I did learn one word of slang I'd never heard used before, because it's peppered all through this movie, and that is the word Muppet. Were not talking Kermit the Frog or Cookie Monster, but apparently in Cockney slang a Muppet is a person who consistently does stupid things.

Okay, enough lessons for today. Our movie is another British zombie film comedy, which centers on a group of young Cockneys who work to rescue a group of elderly people from danger as a zombie apocalypse overtakes Eastern London. They give a quick back story to their ZA: a 17th-century graveyard is discovered, ordered sealed by King Charles II. As workers break it open, they are greeted by ravenous zombies who bite them, and off we go.

We have brothers Terry and Andy who are desperate because their grandfather is about to lose his retirement home. Apparently the whole area is being demolished in order to develop expensive properties. The only way the brothers can figure to raise enough money quickly is to do what their grandfather used to do when he was young and a gangster - rob a bank. Unfortunately, Terry and Andy don't have it all together. They do gather a team which includes their cousin Katy, friend  Davey, and Mickey who is their source of weaponry.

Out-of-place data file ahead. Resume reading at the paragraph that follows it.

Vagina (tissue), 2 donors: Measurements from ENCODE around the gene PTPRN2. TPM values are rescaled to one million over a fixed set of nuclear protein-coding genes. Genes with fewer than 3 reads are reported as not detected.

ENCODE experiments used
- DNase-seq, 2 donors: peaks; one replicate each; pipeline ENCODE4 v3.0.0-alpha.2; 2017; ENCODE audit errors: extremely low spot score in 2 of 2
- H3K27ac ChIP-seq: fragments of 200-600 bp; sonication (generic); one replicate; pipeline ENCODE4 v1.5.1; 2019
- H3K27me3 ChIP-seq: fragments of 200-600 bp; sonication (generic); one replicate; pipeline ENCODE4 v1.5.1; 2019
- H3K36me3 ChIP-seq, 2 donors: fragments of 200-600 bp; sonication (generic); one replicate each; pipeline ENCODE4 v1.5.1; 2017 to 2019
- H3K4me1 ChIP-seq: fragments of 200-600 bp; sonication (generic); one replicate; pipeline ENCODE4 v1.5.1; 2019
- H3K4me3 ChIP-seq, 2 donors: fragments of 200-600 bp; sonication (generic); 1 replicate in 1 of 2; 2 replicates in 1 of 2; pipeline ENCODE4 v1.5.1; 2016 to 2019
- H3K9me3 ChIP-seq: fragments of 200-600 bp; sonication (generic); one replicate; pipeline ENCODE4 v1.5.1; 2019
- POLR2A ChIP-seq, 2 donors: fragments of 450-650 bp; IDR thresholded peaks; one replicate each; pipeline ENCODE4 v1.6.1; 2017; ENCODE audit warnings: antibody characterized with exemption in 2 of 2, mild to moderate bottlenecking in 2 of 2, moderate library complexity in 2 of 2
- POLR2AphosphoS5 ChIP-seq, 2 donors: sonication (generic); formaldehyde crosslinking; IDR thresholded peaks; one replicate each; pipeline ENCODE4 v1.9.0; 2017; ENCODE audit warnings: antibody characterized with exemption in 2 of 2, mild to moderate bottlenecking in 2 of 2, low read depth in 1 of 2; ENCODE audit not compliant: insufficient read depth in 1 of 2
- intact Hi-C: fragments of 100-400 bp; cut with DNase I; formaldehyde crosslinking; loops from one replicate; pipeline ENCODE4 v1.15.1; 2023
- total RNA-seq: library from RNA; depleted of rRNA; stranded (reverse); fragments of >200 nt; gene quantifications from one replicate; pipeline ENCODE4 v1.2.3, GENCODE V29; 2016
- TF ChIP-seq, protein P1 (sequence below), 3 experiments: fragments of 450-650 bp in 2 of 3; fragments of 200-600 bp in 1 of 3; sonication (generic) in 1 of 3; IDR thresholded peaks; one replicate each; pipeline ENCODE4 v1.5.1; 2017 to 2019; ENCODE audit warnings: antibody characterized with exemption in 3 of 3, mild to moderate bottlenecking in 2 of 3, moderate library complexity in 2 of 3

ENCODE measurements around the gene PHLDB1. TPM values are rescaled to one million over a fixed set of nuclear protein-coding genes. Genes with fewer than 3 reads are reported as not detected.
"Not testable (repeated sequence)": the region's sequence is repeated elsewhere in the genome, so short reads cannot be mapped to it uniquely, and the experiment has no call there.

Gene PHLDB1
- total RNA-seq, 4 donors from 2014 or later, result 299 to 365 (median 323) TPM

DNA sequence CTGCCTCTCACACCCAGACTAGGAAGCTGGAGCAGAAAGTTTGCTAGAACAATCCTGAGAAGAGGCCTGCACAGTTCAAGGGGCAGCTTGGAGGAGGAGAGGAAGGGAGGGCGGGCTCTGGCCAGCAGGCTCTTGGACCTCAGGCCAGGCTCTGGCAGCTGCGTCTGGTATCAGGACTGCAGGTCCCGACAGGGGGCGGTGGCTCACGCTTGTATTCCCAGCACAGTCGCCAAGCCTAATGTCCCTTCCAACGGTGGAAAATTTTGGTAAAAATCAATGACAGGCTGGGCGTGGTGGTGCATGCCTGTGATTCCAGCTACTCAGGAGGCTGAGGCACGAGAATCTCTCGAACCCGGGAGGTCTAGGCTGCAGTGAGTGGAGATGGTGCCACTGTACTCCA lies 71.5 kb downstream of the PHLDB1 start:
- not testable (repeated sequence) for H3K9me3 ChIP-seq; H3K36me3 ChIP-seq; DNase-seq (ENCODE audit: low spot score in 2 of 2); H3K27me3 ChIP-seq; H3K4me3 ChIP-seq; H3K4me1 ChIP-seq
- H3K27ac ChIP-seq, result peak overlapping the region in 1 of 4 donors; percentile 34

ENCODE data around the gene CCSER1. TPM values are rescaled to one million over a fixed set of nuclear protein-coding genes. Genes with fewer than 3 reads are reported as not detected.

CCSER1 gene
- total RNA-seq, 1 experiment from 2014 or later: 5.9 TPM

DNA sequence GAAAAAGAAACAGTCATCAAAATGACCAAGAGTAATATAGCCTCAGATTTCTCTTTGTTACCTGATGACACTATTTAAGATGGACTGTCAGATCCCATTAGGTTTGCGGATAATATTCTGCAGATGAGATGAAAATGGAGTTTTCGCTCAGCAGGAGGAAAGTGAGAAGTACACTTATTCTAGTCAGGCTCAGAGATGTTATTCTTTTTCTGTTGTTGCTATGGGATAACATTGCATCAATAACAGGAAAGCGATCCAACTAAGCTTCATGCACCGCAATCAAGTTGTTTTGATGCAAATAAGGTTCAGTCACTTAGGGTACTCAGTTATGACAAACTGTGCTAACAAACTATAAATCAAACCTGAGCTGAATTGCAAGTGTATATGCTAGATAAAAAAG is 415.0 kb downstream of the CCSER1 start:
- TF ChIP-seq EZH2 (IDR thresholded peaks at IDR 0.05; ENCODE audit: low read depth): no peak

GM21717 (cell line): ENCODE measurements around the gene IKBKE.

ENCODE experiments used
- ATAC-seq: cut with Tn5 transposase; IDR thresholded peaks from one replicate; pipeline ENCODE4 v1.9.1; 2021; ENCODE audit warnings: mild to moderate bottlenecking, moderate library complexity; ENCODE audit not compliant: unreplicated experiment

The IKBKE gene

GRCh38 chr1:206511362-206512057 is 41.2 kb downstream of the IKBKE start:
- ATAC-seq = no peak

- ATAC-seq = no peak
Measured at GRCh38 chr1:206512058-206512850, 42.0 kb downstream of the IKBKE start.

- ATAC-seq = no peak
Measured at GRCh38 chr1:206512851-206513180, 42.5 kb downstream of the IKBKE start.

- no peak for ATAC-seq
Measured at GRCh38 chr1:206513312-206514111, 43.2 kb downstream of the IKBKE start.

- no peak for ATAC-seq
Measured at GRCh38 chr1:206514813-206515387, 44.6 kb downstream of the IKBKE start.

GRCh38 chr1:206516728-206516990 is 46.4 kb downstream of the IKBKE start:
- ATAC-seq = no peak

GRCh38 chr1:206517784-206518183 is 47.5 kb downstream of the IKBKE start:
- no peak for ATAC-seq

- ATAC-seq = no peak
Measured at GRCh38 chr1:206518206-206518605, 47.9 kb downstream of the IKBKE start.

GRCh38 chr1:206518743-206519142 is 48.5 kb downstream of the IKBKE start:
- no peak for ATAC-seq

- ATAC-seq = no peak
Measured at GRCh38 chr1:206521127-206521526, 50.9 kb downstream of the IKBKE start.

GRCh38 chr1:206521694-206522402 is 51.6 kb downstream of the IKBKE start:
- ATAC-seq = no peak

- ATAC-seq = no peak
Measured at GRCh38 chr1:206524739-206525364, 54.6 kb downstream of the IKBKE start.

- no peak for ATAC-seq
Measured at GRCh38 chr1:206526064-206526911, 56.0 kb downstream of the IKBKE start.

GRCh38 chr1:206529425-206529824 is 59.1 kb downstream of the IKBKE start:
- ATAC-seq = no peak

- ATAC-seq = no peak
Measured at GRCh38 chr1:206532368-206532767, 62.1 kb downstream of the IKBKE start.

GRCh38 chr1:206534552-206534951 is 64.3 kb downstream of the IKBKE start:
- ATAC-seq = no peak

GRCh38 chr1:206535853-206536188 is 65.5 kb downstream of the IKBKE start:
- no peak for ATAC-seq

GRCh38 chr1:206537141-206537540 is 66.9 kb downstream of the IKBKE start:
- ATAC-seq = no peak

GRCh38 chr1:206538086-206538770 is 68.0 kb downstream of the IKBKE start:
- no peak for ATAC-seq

Even if you're a zombie you're on one team...
They have a sub subplot going on which gets things a little complicated and confusing. The developers who are planning to demolish the center to make their new buildings have a boss who is planning to embezzle all the money and take off running. He apparently has a partner on the inside; a woman who works at the bank.

Okay, this is a little too much to try to stuff into a zombie comedy. We have the seniors story, the development's embezzlement story, and the brothers story. It makes things hard to follow; not because it is too difficult, but because there is simply too much going on at once to keep track of the story progression.

...or the other.
Terry and Andy and their gang go to rob the bank expecting a modest payoff. But when they grab the money and run, taking the woman that was part of the embezzlement plan with them, and who thinks that this is the boss' way of cleaning out the bank, the would-be robbers are shocked to find that they are staring at $2.5 million.

The movie, then cuts away and goes back to the retirement home. Interestingly, when the zombies attack, it's the employees that end up getting eaten, since the senior citizens seem to have much better survival skills.